Yesterday, when I said I had no idea why I signed up for Snapchat, that's not entirely true.
Any time something happens to a photography app -- or any or service I use, for that matter -- I like to use, I tend to start seeking replacements or something new and more fun to use.
In this case, there are two apps/services I've been having issues with of late.
The first is Flickr. I've been using Flickr for about 12 years now as a means by which to share my photos and, honestly, back them up to a remote location so they're never lost. The problem is that Flickr is owned by Yahoo and the parent company has been having BIG problems lately. They're being torn apart and sold and they've been hacked... multiple times.
At this point, I don't know what's going to happen to Flickr when the sales ax falls. And I'm not sure I care, either. I really only use it as a backup these days and don't deal with the social aspects of the site, few though they may be. I don't upload to groups, I don't comment on other people's photos, I don't even browse them anymore. And I'm never contacted regarding sharing my photos and I get the feeling that is mostly because everything I upload is not really quite as inspired artistically. I like what I'm shooting, but I'm not being as creative as I once was with my photography. This effectively renders moot the services that Flickr provides.
Oh, and there's the issue that Flickr no longer plays nice with Instagram by crossposting my photos. I've checked my settings several times and Flickr says it's authorized but not a single image has crossposted to it since the beginning of December.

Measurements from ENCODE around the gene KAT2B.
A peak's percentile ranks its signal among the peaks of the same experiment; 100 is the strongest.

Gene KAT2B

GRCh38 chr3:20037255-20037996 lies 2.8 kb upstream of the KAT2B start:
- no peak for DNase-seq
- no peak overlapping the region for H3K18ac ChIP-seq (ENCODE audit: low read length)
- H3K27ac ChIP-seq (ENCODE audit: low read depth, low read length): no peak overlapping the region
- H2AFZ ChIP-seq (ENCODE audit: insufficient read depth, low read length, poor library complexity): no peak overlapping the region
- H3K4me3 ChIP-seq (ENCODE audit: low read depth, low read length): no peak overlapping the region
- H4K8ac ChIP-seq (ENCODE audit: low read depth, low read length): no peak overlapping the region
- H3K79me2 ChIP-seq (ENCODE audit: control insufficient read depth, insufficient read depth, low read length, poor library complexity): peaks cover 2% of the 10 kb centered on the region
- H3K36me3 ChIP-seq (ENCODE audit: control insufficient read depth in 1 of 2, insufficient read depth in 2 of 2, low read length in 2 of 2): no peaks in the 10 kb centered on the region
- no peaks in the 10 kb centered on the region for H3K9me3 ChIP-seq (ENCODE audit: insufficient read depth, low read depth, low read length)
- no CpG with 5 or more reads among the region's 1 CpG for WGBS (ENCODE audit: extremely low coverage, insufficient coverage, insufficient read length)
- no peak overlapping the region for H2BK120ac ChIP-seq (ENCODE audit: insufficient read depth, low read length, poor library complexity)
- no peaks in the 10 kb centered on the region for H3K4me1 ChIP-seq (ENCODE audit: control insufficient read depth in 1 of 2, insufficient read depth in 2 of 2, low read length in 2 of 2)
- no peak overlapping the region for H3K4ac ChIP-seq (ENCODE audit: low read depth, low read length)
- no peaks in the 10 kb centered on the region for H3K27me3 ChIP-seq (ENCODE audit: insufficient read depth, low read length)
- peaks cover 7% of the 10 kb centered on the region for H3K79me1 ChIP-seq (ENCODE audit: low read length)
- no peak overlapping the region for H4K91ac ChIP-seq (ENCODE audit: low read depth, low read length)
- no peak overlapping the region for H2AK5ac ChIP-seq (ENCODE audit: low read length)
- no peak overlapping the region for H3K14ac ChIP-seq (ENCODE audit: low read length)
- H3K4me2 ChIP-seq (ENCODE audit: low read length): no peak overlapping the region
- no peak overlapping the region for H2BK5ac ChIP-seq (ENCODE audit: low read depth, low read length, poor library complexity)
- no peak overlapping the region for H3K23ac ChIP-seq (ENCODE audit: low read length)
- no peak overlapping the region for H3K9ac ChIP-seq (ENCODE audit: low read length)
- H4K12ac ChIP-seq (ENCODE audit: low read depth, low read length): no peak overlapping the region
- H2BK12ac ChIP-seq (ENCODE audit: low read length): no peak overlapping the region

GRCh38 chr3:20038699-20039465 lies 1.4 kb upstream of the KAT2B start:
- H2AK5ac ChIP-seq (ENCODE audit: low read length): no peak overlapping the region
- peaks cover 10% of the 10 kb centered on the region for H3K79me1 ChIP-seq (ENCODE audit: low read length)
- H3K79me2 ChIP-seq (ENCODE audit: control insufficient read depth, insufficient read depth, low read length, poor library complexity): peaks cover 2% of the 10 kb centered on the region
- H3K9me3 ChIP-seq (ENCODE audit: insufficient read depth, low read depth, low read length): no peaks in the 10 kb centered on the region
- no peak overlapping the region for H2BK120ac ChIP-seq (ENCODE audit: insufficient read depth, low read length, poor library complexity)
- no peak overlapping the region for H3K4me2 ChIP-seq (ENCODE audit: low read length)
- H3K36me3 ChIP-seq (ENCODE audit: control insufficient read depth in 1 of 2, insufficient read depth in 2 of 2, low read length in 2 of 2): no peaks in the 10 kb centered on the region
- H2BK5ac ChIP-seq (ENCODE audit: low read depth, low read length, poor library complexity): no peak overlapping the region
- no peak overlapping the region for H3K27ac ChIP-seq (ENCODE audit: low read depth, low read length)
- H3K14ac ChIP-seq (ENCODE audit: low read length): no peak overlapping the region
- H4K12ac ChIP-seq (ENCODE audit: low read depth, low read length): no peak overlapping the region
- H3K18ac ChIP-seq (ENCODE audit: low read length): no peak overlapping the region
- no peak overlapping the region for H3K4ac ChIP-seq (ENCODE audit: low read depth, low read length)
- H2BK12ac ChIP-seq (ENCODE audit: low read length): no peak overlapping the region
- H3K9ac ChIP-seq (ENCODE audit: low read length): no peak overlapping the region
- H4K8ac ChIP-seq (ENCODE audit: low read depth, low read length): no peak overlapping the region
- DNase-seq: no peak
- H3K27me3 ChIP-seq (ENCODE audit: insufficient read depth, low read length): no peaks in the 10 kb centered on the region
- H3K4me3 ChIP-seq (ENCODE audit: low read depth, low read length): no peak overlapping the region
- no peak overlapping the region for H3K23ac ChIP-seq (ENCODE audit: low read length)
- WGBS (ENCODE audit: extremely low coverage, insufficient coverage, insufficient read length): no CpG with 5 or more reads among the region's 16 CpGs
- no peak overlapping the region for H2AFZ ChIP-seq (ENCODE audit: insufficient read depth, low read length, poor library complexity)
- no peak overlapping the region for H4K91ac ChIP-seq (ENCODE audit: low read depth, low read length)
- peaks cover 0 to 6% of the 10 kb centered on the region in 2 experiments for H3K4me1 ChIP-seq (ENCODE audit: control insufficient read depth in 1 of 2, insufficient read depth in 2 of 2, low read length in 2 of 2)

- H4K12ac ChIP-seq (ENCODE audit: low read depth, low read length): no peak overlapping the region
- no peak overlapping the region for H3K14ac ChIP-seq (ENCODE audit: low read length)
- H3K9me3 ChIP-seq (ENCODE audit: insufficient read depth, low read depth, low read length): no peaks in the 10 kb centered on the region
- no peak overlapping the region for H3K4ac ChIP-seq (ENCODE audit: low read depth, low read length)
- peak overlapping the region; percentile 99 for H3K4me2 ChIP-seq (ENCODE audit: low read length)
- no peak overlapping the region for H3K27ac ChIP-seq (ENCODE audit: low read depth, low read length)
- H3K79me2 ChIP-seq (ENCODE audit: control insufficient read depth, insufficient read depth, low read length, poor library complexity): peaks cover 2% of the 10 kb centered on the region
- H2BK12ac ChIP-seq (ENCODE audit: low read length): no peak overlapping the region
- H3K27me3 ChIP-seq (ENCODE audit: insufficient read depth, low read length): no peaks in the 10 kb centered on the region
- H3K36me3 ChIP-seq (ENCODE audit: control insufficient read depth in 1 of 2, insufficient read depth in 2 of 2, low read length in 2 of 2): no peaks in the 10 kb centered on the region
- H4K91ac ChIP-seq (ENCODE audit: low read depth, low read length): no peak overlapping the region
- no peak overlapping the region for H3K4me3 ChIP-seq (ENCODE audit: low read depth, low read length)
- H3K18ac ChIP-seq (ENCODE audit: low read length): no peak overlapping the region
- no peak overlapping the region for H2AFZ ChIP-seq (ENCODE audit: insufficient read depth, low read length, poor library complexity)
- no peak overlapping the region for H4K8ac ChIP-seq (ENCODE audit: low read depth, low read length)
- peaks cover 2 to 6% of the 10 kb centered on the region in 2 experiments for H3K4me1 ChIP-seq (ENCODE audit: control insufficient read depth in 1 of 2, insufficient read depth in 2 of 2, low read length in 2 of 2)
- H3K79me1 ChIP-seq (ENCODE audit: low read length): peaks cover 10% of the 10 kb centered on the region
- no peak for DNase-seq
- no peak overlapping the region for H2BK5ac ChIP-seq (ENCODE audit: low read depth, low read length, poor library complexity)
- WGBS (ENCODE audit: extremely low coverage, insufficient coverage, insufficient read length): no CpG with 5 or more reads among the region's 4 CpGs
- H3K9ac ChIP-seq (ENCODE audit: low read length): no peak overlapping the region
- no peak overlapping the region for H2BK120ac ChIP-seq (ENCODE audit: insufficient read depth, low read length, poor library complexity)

The second is Instagram. It's not actually me that is having a problem here so much as it is Katie. Her account got hacked the other day and the person who hacked it completely took over her account going so far as changing her password and username. So now all of her photos look like they belong to another person despite that other person having the exact same images, the exact same followers, and the exact same people she follows back. It's really eerie to see all these photos of Nathan that don't belong to her anymore. And Instagram is dragging their ass about helping her resolve the situation.
If they (and their parent company, Facebook) don't do something soon, I might try one of those local news services that try to "help" people who aren't getting the help they need. If it takes public embarrassment to get the point across, then that's what we have to do.